Wednesday, February 01, 2017

Reading :: The Fourth Industrial Revolution

The Fourth Industrial Revolution
By Klaus Schwab

A couple of colleagues recommended this book to me in December, so I picked it up and read—really, skimmed—it a few nights ago. It's a fast read that covers ground with which you'll be familiar if you've read my recent book All Edge: Inside the New Workplace Networks.

Essentially, the author—who is the founder and executive chairman of the World Economic Forum—argues that "technology and digitization will revolutionize everything, making the overused and often ill-used adage 'this time is different' apt. Simply put, major technological innovations are on the brink of fueling momentous change throughout the world—inevitably so" (p.9). Specifically, he identifies technological megatrends that "leverage the pervasive power of digitization and information technology: physical, digital, and biological (p.14). Each of these is expected to hit a number of tipping points by 2025, such as wearable clothes, unlimited free storage, and a trillion sensors connected to the Internet (pp.25-26).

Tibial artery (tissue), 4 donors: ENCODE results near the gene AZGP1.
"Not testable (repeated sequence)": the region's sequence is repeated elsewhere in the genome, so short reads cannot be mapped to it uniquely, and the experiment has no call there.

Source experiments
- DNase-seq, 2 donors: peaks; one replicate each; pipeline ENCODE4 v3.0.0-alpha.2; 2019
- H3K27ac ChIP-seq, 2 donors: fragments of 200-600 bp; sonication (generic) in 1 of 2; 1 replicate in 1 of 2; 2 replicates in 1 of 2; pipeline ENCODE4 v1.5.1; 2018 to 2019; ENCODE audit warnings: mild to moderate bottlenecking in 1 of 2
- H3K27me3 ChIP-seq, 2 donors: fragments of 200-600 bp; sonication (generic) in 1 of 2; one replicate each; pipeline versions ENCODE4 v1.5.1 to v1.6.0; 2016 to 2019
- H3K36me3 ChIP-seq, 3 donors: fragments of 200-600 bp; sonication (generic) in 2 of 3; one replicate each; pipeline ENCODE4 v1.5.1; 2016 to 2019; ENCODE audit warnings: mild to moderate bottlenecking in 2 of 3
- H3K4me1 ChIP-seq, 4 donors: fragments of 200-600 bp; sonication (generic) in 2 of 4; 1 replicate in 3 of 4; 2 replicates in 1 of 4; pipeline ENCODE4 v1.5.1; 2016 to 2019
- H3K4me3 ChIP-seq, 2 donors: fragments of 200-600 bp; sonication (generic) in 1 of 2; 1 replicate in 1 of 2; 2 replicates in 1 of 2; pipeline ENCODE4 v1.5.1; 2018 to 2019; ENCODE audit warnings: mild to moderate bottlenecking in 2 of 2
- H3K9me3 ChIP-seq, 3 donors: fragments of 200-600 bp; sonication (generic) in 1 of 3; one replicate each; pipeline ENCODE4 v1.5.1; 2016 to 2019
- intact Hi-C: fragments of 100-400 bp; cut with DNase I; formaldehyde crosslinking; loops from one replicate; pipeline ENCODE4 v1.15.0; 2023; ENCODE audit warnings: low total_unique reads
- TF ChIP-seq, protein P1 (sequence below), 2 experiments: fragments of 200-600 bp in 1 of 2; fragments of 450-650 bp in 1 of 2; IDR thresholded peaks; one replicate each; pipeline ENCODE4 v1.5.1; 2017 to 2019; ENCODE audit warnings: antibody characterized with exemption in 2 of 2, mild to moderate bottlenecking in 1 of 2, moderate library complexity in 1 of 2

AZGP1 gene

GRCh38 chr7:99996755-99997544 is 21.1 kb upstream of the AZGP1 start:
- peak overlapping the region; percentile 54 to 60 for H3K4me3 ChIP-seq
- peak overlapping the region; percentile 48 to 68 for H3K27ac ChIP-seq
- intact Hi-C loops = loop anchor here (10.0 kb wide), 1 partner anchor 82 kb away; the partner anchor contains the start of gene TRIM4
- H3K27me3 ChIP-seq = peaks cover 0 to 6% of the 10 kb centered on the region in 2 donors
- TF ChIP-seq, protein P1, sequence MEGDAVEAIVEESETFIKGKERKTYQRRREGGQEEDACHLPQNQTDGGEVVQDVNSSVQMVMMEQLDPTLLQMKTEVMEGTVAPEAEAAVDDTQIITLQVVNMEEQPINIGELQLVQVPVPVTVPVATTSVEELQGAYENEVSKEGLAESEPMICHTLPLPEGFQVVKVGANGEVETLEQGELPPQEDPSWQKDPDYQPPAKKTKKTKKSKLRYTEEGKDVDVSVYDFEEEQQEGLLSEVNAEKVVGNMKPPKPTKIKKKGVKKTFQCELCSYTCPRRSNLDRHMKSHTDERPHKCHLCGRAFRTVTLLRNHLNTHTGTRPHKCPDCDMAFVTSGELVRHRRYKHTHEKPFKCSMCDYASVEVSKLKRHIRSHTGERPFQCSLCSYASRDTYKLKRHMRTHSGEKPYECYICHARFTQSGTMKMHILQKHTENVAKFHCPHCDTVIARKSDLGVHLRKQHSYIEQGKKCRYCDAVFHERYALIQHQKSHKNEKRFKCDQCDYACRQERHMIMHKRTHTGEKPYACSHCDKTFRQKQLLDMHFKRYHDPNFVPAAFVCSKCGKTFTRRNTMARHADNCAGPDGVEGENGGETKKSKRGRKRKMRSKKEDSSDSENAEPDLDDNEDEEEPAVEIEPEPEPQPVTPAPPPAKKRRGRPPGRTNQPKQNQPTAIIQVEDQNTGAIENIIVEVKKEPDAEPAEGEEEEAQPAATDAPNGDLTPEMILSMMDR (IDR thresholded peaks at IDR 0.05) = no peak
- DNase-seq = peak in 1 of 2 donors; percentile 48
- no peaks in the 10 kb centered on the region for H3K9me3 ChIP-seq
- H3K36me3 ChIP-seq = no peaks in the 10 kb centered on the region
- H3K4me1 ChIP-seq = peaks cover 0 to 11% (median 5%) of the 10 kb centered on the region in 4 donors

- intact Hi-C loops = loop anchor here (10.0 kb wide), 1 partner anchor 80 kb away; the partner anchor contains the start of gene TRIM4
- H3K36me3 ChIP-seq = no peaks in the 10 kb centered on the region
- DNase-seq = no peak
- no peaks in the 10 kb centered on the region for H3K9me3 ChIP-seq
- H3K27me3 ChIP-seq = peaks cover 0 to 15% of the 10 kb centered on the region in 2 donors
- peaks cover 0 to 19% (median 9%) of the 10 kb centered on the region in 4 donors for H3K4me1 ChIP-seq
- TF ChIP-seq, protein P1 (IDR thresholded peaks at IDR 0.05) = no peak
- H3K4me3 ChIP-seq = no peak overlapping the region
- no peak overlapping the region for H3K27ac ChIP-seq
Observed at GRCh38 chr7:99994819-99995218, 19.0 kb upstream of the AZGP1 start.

The author explores anticipated impacts of these megatrends for the economy, business, the international order, society, and the individual (Ch.3).

However, the path that this book takes seems well-worn. If you've read much on technology trends in the past two decades, there aren't many surprises here. And in covering such a large sweep, the book doesn't manage to drill down deeply in any of its many topics.

If you're looking for a broad overview of near-term trends and potential changes, you might find this book to be useful—in February 2017. By February 2018, I doubt it will seem fresh.

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